by Berk Bektas
Jeremy Corbyn delivered his first major speech today in Central London since the announcement of the General Election. To an audience of Labour Party faithfuls, Corbyn outlined his arguments as to why the British Public should vote Labour.
In his speech, Corbyn promised to overturn a “rigged system set up by the wealth extractors for the wealth extractors.”
He promised that “things can, and they will, change. And Labour in this election will be part of a movement of the British people to make that change.” He went on to blame the wealthiest in society for Britain’s current austerity programme, as a result of the economic crash in 2008, as he went on the state: “How dare they crash the economy with their recklessness and greed, and then punish those who had nothing to do with it.”
He vowed to overturn this “rigged system” as, according to him, “the Conservatives will never do that. Seven years of broken promises show us that: on wages, the deficit, the NHS, our schools, our environment.”
“The Conservatives will use all the divide and rule tricks of the Lynton Crosby trade to protect the wealth extractors’ rigged system. ”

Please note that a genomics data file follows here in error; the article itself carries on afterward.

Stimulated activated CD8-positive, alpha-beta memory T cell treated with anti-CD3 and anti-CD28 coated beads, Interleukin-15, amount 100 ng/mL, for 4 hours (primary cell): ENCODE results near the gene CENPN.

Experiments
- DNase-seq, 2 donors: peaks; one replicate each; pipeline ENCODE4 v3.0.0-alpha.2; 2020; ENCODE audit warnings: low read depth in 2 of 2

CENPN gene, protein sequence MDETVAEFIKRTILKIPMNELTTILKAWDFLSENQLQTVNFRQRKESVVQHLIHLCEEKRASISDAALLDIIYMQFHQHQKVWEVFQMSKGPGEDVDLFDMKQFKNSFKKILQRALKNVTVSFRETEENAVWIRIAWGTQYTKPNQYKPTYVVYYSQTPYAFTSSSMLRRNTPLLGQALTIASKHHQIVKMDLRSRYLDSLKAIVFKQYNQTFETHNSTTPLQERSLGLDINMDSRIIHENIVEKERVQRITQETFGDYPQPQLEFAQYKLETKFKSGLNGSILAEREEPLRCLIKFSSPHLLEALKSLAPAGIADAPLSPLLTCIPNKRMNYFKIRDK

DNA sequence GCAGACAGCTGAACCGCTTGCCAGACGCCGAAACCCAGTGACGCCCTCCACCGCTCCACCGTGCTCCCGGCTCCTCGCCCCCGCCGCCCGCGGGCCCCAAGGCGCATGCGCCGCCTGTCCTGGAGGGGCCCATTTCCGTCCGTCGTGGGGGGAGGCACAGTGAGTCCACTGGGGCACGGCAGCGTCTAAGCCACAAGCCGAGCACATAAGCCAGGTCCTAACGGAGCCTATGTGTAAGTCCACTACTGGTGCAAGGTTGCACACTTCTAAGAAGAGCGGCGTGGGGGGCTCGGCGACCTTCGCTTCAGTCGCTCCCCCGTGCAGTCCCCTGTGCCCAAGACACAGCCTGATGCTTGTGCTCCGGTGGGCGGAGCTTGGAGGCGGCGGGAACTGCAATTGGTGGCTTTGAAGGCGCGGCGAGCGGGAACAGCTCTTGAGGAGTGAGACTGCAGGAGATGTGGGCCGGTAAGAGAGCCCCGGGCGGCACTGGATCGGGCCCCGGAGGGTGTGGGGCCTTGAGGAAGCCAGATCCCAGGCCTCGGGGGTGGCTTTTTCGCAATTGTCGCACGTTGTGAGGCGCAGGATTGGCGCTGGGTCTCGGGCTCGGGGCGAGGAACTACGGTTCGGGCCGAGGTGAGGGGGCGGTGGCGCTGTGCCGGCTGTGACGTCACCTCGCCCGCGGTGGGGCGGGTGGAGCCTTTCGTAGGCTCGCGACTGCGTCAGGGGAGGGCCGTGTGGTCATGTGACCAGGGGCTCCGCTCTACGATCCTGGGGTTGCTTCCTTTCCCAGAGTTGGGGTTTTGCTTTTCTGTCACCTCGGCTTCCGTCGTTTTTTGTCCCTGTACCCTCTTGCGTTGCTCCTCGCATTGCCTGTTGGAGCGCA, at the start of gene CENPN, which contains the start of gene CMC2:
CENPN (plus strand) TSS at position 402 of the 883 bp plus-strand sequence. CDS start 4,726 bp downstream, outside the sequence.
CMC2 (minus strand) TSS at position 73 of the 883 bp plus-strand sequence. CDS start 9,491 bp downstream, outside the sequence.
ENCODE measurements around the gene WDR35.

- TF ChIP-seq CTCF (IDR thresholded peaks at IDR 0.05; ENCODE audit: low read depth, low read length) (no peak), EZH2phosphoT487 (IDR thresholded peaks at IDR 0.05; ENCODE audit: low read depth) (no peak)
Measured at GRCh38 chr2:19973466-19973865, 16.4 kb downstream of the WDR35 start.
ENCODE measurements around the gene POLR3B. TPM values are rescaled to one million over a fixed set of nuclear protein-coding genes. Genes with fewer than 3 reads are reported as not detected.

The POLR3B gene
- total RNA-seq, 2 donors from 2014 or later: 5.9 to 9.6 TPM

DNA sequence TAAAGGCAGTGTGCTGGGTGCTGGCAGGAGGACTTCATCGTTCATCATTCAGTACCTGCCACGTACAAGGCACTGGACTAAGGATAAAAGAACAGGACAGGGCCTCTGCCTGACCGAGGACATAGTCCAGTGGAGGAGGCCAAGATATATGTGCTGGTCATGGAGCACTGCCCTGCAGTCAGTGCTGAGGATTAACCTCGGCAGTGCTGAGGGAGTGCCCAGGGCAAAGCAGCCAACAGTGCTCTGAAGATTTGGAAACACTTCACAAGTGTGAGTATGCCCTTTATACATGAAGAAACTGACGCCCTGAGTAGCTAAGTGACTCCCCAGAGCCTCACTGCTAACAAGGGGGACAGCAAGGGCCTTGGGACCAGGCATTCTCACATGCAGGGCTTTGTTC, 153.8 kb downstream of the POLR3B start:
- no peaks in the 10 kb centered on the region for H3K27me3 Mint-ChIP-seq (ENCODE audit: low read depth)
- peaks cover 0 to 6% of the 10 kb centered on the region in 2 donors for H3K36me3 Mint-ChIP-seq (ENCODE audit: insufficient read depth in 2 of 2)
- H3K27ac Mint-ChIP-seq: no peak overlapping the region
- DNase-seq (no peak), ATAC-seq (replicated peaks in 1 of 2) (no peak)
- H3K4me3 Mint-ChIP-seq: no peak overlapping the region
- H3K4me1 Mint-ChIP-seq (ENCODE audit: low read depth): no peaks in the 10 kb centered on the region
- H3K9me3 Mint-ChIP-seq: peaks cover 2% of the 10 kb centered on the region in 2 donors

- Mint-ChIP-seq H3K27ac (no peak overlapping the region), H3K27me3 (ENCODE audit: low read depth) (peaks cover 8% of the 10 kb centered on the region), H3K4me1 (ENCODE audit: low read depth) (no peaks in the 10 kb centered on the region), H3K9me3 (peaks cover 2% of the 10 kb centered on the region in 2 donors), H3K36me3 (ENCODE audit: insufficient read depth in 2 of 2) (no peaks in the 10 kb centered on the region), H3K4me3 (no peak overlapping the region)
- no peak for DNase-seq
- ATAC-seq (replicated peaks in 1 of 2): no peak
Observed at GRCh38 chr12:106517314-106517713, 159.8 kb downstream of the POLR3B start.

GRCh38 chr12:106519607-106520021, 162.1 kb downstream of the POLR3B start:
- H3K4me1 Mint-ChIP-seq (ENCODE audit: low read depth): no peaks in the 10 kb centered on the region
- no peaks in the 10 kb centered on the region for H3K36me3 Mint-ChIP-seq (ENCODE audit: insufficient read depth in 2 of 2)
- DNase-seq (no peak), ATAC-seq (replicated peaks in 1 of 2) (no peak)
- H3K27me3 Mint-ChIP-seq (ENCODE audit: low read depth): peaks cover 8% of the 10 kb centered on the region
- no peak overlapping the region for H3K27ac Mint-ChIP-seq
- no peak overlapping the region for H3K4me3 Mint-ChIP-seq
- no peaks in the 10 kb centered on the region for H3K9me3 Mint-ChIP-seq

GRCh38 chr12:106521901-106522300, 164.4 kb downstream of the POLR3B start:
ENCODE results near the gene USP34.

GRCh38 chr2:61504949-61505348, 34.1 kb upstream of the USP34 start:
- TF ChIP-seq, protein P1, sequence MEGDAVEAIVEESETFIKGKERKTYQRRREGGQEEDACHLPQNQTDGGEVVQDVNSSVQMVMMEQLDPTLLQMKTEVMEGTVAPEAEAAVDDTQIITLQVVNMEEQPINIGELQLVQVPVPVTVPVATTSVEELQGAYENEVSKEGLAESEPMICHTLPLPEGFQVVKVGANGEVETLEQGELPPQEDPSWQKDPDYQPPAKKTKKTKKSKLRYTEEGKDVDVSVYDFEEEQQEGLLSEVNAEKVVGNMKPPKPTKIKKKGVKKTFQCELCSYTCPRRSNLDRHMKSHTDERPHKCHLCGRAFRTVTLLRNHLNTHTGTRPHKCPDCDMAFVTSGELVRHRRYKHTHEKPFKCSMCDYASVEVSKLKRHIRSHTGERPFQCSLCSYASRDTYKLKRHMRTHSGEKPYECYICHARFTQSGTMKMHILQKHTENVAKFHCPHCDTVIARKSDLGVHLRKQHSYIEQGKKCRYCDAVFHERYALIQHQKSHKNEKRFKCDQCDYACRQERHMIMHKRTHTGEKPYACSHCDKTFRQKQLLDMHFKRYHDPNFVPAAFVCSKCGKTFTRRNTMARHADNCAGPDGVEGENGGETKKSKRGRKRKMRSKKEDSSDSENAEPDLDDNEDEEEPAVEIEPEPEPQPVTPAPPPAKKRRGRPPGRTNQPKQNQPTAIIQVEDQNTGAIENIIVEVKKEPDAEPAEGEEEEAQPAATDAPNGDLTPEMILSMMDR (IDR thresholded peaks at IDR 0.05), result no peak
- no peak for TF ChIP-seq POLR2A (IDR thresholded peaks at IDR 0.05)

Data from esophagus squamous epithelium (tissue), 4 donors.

“If I were Southern Rail or Philip Green, I’d be worried about a Labour Government. If I were Mike Ashley or the CEO of a tax avoiding multinational corporation, I’d want to see a Tory victory. Labour is the party that will put the interests of the majority first.”
“That’s why we will prove the establishment experts wrong and change the direction of this election – because the British people know that they are the true wealth creators, held back by a system rigged for the wealth extractors.”
His speech repeatedly tried to portray an image of ‘us versus them, the very rich versus the common man,’ as he went on to state “of course those people (the wealthiest) don’t want us to win. Because when we win, it’s the people, not the powerful, who win. The nurse, the teacher, the small trader, the carer, the builder, the office worker win. We all win.”
Corbyn seems to be going all out to attract voters – he faces a massive challenge, as if he overturns the Tories lead of around 20 points in such a short amount of time, it’ll definitely be a political first. If polls stay as they are, the Tories are set to win a landslide victory, so Corbyn faces many hurdles to leap over up until polling day.
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